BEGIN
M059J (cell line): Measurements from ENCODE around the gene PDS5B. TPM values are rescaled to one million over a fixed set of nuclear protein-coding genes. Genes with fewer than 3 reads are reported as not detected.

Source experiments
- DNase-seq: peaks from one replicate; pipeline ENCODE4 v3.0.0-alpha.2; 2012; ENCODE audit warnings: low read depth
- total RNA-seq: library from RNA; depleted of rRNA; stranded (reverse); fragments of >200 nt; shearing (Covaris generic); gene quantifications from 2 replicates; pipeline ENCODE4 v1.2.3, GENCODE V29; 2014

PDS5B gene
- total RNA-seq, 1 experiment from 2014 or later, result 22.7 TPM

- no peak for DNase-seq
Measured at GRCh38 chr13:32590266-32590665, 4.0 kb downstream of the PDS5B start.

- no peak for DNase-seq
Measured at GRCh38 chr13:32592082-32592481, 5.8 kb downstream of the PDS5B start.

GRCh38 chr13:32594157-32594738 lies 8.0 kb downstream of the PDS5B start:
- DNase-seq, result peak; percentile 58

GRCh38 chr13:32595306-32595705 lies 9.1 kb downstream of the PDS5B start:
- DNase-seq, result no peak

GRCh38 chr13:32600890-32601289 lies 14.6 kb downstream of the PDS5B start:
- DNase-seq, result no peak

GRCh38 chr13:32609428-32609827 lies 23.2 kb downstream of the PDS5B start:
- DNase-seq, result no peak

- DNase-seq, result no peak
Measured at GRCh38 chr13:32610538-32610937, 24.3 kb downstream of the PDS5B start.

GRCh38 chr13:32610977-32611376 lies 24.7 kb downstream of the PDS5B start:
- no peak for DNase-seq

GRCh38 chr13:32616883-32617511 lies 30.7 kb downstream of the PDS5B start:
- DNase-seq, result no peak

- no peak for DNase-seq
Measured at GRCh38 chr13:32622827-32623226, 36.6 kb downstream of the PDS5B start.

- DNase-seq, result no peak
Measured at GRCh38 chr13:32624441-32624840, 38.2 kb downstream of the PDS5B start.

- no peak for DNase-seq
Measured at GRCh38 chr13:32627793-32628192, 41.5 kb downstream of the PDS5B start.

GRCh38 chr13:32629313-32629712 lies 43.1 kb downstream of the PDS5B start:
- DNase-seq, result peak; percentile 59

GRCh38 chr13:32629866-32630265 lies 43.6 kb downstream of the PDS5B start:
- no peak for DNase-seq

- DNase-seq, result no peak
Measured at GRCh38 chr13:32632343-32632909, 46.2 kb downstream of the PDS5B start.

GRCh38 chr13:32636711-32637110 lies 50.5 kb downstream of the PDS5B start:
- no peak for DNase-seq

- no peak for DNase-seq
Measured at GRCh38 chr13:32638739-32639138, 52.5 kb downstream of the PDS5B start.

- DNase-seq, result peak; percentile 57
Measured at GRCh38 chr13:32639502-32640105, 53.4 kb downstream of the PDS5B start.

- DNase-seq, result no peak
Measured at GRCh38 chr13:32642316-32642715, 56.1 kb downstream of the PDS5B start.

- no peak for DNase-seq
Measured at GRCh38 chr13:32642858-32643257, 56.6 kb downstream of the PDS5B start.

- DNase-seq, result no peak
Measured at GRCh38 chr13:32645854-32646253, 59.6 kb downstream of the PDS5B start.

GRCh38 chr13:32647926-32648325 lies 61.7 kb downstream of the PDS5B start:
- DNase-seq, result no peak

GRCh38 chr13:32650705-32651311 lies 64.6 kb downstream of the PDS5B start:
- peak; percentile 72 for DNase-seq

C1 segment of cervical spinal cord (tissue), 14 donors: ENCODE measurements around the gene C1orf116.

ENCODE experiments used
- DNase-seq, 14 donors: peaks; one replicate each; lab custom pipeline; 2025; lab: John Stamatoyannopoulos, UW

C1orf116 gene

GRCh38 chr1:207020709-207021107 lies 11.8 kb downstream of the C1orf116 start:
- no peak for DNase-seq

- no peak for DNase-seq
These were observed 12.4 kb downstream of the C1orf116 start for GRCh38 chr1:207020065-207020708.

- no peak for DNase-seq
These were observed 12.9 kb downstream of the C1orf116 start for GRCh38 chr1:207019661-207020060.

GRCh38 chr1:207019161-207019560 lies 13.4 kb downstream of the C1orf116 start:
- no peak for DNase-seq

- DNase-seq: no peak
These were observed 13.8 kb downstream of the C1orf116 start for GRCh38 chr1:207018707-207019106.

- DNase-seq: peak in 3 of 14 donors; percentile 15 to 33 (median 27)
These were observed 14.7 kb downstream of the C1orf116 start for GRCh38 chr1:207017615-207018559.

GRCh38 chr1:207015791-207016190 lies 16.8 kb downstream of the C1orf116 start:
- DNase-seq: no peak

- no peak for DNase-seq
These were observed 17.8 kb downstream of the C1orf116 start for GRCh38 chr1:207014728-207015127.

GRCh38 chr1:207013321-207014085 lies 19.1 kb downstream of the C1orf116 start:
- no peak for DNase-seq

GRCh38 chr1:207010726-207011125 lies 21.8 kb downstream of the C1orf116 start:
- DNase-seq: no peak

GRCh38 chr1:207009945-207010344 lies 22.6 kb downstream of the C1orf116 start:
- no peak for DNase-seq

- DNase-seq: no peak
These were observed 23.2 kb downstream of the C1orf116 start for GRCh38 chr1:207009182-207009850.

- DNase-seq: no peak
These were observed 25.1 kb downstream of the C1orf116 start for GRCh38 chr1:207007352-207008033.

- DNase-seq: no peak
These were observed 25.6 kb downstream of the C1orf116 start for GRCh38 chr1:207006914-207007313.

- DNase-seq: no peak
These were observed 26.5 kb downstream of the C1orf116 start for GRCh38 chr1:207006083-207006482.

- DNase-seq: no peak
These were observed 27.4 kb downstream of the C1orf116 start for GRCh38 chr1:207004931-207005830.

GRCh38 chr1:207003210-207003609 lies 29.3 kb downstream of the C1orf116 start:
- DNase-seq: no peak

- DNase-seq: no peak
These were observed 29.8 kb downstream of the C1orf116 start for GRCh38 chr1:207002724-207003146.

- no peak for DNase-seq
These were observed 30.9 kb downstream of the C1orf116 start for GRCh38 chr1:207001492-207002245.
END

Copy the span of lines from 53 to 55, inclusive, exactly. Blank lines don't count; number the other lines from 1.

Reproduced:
C1 segment of cervical spinal cord (tissue), 14 donors: ENCODE measurements around the gene C1orf116.

ENCODE experiments used
- DNase-seq, 14 donors: peaks; one replicate each; lab custom pipeline; 2025; lab: John Stamatoyannopoulos, UW